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Credit Quality Slowly Improving at Regional Banks

Jeremy Glaser

Jeremy Glaser: For Morningstar, I'm Jeremy Glaser. The Wall Street Journal recently named six Morningstar equity analysts among the Best on the Street, and we are here today with Michael Kon. He was named one of the best banks analysts. We'll talk a little bit about that industry and what his favorite pick is right now.

Michael thanks for joining me today.

Michael Kon: Thank you, Jeremy.

Glaser: So let's talk a little bit about the banking industry in 2011. Certainly it's a sector that's bounced back from the depths of the recession, but how are the regional banks in particular performing right now?

Kon: Well, it's a mixed bag for regional banks. On the plus side, credit quality has started slowly to improve, but there are some concerns out there still. Commercial real estate is still a concern; the mortgage market has its own issues. But overall, credit quality slowly is improving.

On the negative side, regulation is getting tougher and tougher. The regulatory costs are increasing. Banks are now required to hold more capital on their books, and loan demand is very, very weak.

Glaser: Do you think that these regulations are affecting some of the smaller banks more than the larger banks, or is it to early to tell who is going to take the brunt of these actions?

Kon: There are lot of new rules all over the place, and if I look in terms of quantity, most of them are aimed toward the larger institutions, such as the investment banks and the consumer lenders. There are less and less rules for small regional players. But some rules could be meaningful in terms of the impact they will have on their earnings. For example, with the interchange rules, financial reform entitles the Fed to come up with fees on the interchange that banks earn on their credit cards, and those could become substantial numbers for small community banks. If the fees are cut by 90% as the Fed recommended a few months ago, that could be a major hit to some small players.

Glaser: You mentioned that loan demand has been pretty week. Has that been kind of uniform across all different types of loan types? Or have people been more willing to say spend on credit card but are less willing to take out a new mortgage.

Kon: The consumer in general is deleveraging. So we see demand for credit card loans coming down; we see demand for mortgages coming down. There's almost no activity in the real estate market. We see a lot of refinancing going on, but other than that, the demand for new mortgages is really tepid. On the commercial side, we see some activity mostly because banks have to dispose of problem assets, and we see a lot of activity in that area. A lot of investors are shopping for bargains in the commercial real estate space trying to pick good assets from banks that took over an asset because of a default of their clients. But other than that, there is not much demand for commercial and industrial loans. There is not a lot of demand for new construction; the construction market is dead. And the commercial real estate space, except for some activity in the distress properties, I would describe it as a very slow-moving market.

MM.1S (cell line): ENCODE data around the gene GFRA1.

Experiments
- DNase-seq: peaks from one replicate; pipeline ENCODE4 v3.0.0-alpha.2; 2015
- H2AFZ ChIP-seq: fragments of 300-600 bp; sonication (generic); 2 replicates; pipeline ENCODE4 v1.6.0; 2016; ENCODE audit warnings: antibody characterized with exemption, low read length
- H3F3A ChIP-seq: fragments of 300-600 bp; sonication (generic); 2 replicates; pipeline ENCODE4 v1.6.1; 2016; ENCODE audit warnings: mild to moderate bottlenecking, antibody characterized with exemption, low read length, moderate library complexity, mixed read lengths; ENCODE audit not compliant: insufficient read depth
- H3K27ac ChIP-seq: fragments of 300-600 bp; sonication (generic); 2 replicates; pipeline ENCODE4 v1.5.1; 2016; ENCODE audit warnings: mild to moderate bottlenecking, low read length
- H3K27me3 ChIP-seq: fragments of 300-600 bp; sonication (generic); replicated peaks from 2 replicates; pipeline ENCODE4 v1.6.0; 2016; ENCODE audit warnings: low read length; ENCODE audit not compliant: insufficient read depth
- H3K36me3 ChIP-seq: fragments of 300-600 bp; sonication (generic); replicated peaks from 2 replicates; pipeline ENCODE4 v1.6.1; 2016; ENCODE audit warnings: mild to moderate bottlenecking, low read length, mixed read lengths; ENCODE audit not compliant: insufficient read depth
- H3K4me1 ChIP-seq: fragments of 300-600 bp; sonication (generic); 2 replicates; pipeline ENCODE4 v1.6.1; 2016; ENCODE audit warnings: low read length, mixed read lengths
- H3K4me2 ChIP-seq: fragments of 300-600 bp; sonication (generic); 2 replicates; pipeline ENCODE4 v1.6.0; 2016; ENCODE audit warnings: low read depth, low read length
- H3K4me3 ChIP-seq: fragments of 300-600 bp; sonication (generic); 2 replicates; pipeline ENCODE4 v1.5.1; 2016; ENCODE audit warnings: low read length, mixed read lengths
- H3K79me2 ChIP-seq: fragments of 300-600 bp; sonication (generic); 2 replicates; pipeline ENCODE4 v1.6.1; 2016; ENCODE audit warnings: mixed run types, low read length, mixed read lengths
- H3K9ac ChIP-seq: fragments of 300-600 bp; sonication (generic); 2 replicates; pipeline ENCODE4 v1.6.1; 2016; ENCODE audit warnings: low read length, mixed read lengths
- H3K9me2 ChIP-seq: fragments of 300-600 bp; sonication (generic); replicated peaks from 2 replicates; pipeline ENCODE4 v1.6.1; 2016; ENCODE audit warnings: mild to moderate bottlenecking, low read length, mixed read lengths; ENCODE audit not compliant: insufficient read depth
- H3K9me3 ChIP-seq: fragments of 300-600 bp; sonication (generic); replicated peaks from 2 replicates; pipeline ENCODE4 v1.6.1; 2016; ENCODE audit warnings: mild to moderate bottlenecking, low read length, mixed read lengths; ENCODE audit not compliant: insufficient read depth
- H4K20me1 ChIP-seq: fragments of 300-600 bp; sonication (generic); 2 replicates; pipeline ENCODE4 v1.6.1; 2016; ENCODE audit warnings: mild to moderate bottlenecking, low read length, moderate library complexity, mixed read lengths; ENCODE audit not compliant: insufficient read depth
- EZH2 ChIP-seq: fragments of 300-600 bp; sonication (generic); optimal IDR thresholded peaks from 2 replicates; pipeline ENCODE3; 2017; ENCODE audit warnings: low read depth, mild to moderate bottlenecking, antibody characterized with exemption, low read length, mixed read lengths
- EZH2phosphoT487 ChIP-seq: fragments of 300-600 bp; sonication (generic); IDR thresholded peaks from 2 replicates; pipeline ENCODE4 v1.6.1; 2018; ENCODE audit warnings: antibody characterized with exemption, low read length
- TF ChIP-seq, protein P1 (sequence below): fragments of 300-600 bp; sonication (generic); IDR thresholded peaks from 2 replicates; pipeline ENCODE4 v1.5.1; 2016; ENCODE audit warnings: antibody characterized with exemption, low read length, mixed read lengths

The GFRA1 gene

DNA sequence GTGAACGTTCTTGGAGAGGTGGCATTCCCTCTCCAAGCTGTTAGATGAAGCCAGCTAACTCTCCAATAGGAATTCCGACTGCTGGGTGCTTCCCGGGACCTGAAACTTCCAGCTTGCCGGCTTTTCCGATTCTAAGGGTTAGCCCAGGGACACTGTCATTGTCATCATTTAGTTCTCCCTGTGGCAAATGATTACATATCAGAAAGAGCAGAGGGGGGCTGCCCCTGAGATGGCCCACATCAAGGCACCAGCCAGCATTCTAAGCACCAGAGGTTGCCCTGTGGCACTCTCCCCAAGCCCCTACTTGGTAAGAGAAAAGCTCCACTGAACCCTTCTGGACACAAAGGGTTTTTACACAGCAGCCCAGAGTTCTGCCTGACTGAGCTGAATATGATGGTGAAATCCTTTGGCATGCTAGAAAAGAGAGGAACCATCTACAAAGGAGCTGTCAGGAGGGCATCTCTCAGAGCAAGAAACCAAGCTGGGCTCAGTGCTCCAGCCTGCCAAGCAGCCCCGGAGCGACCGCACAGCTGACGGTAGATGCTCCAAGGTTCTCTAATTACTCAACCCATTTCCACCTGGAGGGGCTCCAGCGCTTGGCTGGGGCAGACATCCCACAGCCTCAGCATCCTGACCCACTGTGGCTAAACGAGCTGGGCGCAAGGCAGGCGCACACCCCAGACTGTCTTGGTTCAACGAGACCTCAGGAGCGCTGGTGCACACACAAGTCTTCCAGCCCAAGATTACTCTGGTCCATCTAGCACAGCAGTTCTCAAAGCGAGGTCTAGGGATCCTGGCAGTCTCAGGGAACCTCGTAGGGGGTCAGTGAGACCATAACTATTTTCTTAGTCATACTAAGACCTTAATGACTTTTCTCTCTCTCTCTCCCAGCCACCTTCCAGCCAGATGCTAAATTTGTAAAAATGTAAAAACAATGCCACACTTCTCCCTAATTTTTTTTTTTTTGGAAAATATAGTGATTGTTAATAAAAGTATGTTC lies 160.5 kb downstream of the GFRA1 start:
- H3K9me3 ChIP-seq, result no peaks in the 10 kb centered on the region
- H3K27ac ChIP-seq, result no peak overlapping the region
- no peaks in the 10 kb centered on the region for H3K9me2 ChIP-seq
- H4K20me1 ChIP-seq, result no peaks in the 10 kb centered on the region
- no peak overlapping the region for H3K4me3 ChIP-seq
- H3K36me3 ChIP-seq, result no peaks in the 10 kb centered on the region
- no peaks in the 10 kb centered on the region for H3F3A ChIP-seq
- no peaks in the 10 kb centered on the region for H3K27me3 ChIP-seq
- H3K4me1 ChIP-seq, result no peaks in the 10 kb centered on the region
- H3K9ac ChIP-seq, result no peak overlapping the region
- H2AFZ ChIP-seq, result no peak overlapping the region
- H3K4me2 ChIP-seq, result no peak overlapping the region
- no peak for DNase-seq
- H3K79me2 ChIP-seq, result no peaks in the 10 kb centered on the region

Glaser: Now, looking across your coverage universe, what is your favorite pick right now?

Kon: I still favor Discover. It's been a name I've been recommending to clients for quite a while throughout the recession. The stock has done very well since the lows of 2009, but I still think there is some upside. Discover is a company that came prepared to the credit card crisis. Its balance sheet was in great shape. It had the liquidity needed to survive the financial crisis. It had enough reserves and enough earnings power to absorb the high-loan losses that came with the recession and the high levels of unemployment. Now, as its emerging from the other end of the cycle, when loan losses are dropping, we see earnings going up.

The reason I like Discover the most is because there is a growth potential for this firm. It has invested a lot in its network business. It bought Diners Club International a few years ago from Citi at a very distressed sale, a fire sale by Citi. It bought a debit card network several years ago, and now it's offering a full set of payment products to cardholders and third-party issuers. I think that could generate a lot of volume growth down the road.

Glaser: Michael, congratulations. Thanks for your thoughts today.

Kon: Thank you.

Glaser: For Morningstar, I'm Jeremy Glaser.